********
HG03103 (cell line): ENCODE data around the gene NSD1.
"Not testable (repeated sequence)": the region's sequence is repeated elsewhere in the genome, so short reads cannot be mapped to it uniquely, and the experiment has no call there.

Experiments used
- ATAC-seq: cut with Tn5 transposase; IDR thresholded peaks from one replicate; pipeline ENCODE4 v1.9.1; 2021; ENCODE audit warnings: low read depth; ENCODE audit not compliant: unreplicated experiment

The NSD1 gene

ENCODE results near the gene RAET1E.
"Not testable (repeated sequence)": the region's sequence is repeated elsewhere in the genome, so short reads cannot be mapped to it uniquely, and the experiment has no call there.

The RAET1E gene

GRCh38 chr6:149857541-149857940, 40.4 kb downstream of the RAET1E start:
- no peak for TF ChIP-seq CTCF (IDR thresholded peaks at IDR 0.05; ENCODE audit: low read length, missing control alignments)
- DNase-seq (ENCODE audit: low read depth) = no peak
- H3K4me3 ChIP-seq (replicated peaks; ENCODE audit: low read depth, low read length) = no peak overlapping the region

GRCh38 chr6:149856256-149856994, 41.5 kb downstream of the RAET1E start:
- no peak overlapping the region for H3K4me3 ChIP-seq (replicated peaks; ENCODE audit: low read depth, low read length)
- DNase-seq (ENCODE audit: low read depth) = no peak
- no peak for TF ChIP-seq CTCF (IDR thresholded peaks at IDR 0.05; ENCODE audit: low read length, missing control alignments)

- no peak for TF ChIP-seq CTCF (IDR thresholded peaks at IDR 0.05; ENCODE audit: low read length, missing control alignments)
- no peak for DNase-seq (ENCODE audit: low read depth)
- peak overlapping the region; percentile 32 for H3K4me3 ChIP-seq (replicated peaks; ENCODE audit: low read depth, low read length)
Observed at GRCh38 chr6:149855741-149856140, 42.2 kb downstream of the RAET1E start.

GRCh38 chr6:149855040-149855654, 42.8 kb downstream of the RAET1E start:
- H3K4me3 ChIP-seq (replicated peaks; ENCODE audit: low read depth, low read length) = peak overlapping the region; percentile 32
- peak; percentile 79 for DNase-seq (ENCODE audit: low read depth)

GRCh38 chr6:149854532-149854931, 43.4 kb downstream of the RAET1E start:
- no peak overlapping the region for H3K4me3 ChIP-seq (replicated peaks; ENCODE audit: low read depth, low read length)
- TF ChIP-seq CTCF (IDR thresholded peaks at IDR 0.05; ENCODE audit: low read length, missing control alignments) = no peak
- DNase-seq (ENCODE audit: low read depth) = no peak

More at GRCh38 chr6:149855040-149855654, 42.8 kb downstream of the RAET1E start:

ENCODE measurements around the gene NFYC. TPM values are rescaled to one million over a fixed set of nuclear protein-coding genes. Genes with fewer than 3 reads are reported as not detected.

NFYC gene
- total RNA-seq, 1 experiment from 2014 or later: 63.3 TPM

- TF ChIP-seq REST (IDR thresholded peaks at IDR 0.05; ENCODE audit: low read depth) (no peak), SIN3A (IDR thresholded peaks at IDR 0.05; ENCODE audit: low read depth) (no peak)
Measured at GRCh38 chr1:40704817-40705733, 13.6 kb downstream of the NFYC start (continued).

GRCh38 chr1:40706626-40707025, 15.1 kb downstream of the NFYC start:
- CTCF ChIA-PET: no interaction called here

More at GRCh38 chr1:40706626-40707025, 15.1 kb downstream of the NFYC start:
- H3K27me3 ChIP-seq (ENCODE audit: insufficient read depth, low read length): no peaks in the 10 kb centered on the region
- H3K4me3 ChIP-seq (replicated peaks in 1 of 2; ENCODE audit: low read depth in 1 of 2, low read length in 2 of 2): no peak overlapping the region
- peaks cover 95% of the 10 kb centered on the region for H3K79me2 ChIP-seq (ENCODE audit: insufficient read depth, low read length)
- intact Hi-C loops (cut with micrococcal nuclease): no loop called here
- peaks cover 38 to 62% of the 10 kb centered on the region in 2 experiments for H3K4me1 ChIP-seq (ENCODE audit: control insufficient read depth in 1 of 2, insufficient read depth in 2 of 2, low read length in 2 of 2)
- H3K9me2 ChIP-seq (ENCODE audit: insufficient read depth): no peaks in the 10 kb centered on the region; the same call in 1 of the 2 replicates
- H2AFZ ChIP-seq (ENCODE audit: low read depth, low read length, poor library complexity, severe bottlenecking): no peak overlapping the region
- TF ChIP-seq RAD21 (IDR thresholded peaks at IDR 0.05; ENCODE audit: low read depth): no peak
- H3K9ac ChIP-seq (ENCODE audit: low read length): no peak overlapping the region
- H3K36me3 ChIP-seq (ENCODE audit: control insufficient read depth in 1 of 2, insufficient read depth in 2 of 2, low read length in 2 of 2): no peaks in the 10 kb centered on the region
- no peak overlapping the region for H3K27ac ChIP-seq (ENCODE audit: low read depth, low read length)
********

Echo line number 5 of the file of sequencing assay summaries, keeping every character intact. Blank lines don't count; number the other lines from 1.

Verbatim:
The NSD1 gene